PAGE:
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The Vital Role of Individual Giving in Disaster Funding

Date: September 1, 2022

Regine Webster

Vice President, Center for Disaster Philanthropy

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From a global pandemic to the recent invasion of Ukraine, globally impactful disasters are an increasingly frequent part of our reality, and thus an important factor as funders consider grantmaking priorities and the funding landscape in which they operate. In light of these events and global trends that will make disasters of this scale and complexity imminent, the Center for Disaster Philanthropy (CDP) reflects in this series on why grantmakers must consider disaster funding, what we’ve learned from the last two yearswhat individual donors can do to help in a disaster, and how to approach this work with an equity and community-based mindset.

The world is awash with disasters — flooding in Kentucky, the war in Ukraine, the rapid spread of monkeypox, a pending famine crisis in the Horn of Africa and many, many more. As well-informed individuals, we eat up these news feeds along with our eggs and cereal each morning.

For many of us, it can be overwhelming. How does one respond? Does it even matter if we do or not? It can feel futile, given that whatever we donate individually and collectively cannot come close to the vast amounts of resources needed to help communities recover from these disasters.

But the truth is, it does matter, and there are several things you can do to mobilize your giving before, during, and after disasters.

Organizational funding for disaster recovery

We know from research conducted by Candid in collaboration with the Center for Disaster Philanthropy (CDP), where I work, that governments donate millions of dollars to support disaster recovery. Specifically, our report, “Measuring the State of Disaster Philanthropy: Data to Drive Decisions 2021,” reveals that the Organisation for Economic Co-operation and Development’s Development Assistance Committee (DAC) provided $22 billion in official development assistance to disaster-affected areas worldwide. Furthermore, non-DAC government donors and multilateral organizations contributed an additional $2.8 billion.

Here in the United States, the Federal Emergency Management Agency (FEMA) distributed $3.2 billion for U.S. disasters; the U.S. Department of Housing and Urban Development allocated $1 billion in recovery efforts in 2019 for disasters that took place in 2017; and the U.S. Economic Development Administration invested approximately $381.7 million in disaster-related projects.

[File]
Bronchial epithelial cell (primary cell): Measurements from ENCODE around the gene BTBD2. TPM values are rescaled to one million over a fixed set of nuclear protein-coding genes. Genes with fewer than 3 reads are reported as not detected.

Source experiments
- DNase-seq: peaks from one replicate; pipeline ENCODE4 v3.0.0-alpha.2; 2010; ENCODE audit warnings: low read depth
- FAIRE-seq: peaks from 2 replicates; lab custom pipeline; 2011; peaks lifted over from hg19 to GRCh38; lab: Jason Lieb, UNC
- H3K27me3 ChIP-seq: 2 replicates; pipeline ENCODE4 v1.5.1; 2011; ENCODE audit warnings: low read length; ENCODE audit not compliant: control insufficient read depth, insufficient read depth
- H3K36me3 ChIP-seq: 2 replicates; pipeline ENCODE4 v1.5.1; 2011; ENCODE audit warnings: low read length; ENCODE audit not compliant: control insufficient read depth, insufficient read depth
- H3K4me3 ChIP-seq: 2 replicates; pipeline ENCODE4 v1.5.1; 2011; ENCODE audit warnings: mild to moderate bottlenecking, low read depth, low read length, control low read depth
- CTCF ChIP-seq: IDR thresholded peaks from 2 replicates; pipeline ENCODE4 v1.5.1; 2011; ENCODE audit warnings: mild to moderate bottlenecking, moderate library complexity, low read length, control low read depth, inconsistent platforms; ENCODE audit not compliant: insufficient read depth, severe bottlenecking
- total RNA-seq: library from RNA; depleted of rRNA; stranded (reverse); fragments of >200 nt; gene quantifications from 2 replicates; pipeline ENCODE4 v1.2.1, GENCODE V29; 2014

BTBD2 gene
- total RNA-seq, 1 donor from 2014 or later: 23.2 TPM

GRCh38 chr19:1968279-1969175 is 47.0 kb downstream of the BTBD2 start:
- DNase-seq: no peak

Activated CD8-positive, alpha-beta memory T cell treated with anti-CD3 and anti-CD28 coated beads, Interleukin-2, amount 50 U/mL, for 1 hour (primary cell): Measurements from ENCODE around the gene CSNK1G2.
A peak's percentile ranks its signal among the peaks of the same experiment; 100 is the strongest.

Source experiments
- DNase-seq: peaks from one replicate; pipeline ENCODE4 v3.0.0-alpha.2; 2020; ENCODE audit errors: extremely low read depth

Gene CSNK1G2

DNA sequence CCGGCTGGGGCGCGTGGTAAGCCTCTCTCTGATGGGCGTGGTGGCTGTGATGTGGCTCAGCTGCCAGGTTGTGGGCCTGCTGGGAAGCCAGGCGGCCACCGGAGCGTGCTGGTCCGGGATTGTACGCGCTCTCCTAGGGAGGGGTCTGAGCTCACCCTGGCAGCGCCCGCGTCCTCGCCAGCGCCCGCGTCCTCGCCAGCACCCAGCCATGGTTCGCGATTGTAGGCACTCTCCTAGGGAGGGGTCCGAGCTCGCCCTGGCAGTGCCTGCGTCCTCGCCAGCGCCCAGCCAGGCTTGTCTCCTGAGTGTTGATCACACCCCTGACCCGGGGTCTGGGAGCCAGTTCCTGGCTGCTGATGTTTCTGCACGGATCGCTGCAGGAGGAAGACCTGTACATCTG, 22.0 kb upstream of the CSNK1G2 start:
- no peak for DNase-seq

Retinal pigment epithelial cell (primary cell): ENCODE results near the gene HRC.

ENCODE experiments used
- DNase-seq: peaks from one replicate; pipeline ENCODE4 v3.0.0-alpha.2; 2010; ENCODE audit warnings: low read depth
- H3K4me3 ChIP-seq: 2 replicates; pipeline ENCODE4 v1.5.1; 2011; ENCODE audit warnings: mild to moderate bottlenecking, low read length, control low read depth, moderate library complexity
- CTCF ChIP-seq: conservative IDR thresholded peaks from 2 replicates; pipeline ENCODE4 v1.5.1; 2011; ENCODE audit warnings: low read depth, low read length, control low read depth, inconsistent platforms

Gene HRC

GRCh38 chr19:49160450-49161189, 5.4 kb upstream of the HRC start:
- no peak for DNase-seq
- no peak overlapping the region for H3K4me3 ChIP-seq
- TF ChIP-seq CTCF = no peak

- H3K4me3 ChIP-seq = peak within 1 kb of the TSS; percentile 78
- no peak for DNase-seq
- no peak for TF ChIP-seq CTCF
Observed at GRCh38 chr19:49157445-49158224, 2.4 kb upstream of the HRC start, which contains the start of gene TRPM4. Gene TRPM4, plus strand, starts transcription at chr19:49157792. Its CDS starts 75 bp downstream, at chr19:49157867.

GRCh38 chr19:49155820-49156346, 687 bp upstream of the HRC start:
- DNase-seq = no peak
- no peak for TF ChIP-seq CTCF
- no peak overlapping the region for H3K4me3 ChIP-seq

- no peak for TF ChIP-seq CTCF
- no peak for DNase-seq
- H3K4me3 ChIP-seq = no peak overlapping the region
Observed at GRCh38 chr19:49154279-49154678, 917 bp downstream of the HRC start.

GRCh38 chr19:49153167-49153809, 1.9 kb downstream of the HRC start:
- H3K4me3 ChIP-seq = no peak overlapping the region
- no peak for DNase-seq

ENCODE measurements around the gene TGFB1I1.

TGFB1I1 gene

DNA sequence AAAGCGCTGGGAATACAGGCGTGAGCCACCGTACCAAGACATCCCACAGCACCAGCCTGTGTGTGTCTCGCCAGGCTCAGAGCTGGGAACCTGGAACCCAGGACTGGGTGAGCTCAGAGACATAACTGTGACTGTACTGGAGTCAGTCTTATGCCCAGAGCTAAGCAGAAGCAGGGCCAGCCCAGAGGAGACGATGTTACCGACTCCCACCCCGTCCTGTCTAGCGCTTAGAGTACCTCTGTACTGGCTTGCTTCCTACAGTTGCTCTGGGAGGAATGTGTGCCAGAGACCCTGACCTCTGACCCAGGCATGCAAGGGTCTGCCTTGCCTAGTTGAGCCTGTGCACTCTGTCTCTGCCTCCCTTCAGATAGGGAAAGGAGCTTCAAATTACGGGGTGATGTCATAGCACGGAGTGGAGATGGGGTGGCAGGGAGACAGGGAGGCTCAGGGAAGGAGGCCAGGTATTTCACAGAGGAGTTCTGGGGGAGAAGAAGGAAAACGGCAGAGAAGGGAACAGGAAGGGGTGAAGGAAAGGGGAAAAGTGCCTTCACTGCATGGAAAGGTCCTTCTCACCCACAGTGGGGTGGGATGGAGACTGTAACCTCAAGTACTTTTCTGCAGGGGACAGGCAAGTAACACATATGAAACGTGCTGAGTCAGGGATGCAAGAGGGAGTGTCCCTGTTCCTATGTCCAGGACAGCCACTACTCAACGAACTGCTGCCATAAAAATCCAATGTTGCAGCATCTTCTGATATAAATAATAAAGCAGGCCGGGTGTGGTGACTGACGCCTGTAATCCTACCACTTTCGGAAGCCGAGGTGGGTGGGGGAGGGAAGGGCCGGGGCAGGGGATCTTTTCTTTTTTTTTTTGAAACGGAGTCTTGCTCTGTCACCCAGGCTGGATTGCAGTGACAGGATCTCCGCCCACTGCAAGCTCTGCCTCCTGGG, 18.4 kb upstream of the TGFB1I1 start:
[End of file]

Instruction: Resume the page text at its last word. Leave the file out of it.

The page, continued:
We also know from that same body of research that foundations and public charities donate between $250 and $400 million annually, not including giving for the COVID-19 pandemic.

But where do individual donors intersect with disaster giving and disaster recovery? What roles do individuals play in investing in the response and recovery of natural hazards?

As it turns out, the answer is that they play a HUGE role.

Our urge to give after disasters

The “U.S. Household Disaster Giving Report” by the Lilly School of Family Philanthropy, in close partnership with CDP and Candid, noted three primary reasons that drive individuals to donate to a particular disaster:

First and foremost is the magnitude of a disaster. Bluntly put, disasters that affect large geographies with large populations and widespread devastation prompt a massive response. For example, the large-scale devastation caused by Hurricane Harvey in 2017 drove millions of individuals to contribute millions of dollars.

Second is “connection to place.” If you and your family went to the Florida Keys every summer, if your family is Puerto Rican or if you had a home in the Bahamas, the likelihood that you would donate to support recovery following a devastating hurricane like Irma, Maria, or Dorian increases dramatically.

The third factor is media attention. Individuals are influenced by the amount of media coverage given to a particular event.

The same report shows that 30% of U.S. households made disaster-related donations in 2017 and 2018. These households, on average, each gave $80 for a total of approximately $3 billion. That is an astounding amount!